Agricultural entrepreneurs visiting from Armenia get a tour and explanation of operations from staff member (at right) of Kings River Citrus Packing Co. of Reedley during the group's educational tour in March.
Fresno State's Center for Agricultural Business hosts educational program for visiting Armenian agriculturalists
Fresno State’s Center for Agricultural Business (CAB) hosted a visiting delegation of agricultural entrepreneurs from Armenia last month as part of a federal program to improve agricultural practices in friendly nations and to enhance international trade.
The Armenian group’s 10-day visit was made possible through a Cochran Program grant from the U.S. Department of Agriculture’s Foreign Agricultural Service. Overseeing the visit for Fresno State was CAB Director Mechel Paggi and Bill Erysian, manager of grants and international projects for the Jordan College of Agricultural Sciences and Technology (JCAST).
The larger goal of the USDA program is to enhance business and economic partnerships between the United States and countries around the world. Fresno State and the City of Fresno have especially close ties to Armenia because of the large Armenian-American population base in Fresno County, Erysian said. Many in the Armenian community here are leading innovators in agricultural and post-harvest packing, processing and exporting operations, he noted.
“The goal of this program was to provide the Cochran Fellows with in-depth knowledge of advanced horticultural production and processing technologies and to help Armenia improve its horticulture industry, enhance it’s agricultural sustainability and promote food security,” Erysian said.
The visiting group consisted of six individuals who applied for the program and are considered to be leading entrepreneurs in their home regions, Paggi said. They included business owners, a cooperative president, a town mayor, and specialists from agricultural associations and organizations.
A key challenge for farmers in Armenia is to improve control of postharvest insects and decay in horticultural commodities, Erysian noted.
“We want to provide trainees with the latest methods to ensure quality products and help overcome quarantine barriers to allow increased export of Armenian crops to Russia, Eastern Europe and the United States,” he said.
The 10-day tour program was packed with activities, including visits to area agri-businesses that have partnered with Fresno State in research and business activities. At Wawona Frozen Foods in Clovis the delegation gained insights into frozen food technologies, with emphasis on frozen fruit. During a stop at Kings River Citrus Packing Co. of Reedley, participants learned about long-distance produce transportation and the use of modified atmospheres to enhance product shelf life – topics requested specifically by the visitors.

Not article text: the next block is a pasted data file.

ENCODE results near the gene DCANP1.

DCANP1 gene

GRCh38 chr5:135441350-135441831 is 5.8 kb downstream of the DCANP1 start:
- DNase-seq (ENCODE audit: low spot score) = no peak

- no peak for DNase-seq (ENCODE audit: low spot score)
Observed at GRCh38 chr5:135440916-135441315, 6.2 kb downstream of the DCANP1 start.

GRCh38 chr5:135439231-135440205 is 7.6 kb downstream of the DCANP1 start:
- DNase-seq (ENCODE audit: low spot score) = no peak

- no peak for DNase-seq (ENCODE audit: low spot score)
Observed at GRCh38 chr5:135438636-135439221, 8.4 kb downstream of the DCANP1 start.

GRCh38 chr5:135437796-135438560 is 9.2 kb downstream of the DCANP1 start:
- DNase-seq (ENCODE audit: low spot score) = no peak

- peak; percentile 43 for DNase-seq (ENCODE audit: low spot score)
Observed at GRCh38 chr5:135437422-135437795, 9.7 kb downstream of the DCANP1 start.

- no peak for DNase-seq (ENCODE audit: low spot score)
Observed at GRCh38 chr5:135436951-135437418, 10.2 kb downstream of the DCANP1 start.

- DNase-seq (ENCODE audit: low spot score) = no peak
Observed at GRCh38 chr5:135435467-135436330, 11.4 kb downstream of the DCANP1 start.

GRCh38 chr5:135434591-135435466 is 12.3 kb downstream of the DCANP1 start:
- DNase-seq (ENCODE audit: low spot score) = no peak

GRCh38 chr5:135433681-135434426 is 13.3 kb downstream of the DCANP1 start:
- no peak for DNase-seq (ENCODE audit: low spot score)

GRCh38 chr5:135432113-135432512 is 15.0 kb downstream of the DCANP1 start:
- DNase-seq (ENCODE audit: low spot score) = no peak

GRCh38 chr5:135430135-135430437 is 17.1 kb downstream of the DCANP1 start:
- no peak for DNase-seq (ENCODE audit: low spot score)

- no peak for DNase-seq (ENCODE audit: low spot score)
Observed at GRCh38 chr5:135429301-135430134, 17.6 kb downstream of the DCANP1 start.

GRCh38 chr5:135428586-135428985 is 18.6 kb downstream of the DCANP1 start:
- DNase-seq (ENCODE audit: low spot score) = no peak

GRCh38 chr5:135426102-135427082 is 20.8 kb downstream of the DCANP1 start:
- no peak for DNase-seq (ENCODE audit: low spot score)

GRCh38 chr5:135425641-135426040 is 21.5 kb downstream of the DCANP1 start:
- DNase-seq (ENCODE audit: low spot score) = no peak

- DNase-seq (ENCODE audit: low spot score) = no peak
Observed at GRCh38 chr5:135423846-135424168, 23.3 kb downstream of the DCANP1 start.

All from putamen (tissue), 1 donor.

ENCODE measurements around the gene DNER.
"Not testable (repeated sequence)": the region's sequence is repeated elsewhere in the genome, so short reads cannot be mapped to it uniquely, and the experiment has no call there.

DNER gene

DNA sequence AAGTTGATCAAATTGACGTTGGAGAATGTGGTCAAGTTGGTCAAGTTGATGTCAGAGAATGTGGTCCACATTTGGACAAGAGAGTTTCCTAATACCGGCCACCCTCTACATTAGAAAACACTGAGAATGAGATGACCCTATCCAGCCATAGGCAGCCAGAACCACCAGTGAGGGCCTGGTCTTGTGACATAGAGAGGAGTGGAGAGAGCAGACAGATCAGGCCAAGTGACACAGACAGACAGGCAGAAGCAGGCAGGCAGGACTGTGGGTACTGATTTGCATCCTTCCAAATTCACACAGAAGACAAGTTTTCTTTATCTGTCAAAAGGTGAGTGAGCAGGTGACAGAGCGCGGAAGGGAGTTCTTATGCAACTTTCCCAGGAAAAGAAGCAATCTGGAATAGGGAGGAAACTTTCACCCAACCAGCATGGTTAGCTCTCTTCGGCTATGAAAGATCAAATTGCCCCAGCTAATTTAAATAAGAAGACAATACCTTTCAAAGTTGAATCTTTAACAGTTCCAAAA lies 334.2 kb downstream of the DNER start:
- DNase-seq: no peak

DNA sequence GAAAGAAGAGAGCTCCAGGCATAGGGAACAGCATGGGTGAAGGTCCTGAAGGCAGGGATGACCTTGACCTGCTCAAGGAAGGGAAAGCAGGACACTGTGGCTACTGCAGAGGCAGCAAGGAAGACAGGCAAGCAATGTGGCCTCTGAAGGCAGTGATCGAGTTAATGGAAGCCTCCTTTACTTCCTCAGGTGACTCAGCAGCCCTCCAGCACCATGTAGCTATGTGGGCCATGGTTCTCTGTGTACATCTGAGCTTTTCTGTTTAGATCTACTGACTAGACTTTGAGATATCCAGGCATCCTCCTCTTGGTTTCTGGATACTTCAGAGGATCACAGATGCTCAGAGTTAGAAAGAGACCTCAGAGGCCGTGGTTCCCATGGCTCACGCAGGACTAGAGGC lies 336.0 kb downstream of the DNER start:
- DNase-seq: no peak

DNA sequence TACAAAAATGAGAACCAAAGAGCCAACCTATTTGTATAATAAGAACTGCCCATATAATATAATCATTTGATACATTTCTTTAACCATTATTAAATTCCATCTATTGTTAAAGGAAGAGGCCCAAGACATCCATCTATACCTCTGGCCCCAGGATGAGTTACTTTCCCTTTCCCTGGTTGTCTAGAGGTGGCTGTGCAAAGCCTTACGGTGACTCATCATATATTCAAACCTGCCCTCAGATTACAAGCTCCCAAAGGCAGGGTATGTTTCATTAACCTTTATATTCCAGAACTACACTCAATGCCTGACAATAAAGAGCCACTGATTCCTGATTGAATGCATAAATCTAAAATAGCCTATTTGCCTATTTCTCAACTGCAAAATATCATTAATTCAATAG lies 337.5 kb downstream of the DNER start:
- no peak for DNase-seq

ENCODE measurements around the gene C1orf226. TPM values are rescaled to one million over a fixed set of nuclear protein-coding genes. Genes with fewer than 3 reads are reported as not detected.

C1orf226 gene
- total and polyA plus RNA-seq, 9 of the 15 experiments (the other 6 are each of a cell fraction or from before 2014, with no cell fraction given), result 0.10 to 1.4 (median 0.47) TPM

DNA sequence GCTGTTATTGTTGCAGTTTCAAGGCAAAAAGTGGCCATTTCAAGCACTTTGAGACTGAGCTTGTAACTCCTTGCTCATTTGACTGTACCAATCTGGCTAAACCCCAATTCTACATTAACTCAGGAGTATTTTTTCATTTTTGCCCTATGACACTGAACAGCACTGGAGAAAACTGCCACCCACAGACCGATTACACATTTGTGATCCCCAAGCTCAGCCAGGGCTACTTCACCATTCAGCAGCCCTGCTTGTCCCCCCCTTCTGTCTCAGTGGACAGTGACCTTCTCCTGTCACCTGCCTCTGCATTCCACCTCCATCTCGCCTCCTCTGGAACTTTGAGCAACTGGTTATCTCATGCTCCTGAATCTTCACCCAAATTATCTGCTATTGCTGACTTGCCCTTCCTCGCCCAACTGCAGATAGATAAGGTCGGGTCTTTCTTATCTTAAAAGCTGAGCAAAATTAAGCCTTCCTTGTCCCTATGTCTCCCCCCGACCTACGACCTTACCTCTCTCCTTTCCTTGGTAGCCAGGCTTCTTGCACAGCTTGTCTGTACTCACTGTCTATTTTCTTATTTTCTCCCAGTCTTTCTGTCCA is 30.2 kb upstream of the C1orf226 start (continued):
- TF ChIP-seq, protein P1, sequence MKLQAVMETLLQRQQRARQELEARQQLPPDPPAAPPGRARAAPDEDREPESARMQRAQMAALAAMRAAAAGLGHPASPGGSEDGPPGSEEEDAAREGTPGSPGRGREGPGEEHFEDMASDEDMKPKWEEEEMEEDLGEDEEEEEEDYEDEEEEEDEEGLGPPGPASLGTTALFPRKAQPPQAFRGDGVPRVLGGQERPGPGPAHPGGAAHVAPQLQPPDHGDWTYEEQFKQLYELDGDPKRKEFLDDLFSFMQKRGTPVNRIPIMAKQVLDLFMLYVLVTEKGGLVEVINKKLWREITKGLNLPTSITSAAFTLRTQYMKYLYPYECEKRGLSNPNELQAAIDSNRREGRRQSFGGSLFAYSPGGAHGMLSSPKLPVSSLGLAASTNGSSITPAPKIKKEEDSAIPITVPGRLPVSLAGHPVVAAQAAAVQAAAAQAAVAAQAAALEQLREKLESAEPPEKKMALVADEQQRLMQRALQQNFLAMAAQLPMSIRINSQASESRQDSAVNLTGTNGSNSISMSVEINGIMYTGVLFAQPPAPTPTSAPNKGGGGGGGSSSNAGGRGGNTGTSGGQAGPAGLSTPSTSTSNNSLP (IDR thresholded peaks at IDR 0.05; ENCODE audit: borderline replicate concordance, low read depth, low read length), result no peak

The group made several stops at Armenian-owned operations, including National Raisin Co. of Fowler, Fowler Packing Co. and Victor Packing Co. of Madera. They also visited headquarters of the California Grape and Tree Fruit League and the USDA’s Agricultural Research Station in Parlier. A two-day excursion to California’s central coast region featured lectures by Professor Hany Khalil of Cal Poly San Luis Obispo. Dr. Khalil discussed solar drying and shelf drying techniques, energy saving methods, cooling and storage methods appropriate for Armenia, among other topics.
Armenia group enjoys a tour of the U.S. Department of Agriculture's research station in Parlier, just east of Fresno. On right in back row is Bill Erysian, manager of grants and international projects for Fresno State's Jordan College of Agricultural Sciences and Technology, and tour guide.
Central California provides an ideal backdrop for education for Armenian farm entrepreneurs because of the climate similarities shared by the two regions, Erysian said.
“Both Armenia and Central California grow similar crops such as table and raisin grapes, nuts, tree fruit,” Erysian said. “Our cultural and agricultural ties have made this a particularly effective location for engendering agricultural cooperation, training and educational exchange with Armenia over the past 20 years.”
CAB has hosted international training under several federal programs numerous times over the past decade, Paggi noted.
“The Cochran Fellowship Program has produced new friendships as well as new business contacts between local agribusiness entities, some of which are Armenian owned, and the program participants from Armenia,” he said.
As part of the program requirement, each Cochran Fellow has developed his/her own specialized action plan for enhancing post harvest management that incorporates some of what they learned while here in the Central Valley.
“Ultimately, the hope is that our growers, packers and shippers will develop new export markets in Armenia and Russia for California agricultural products,” he said.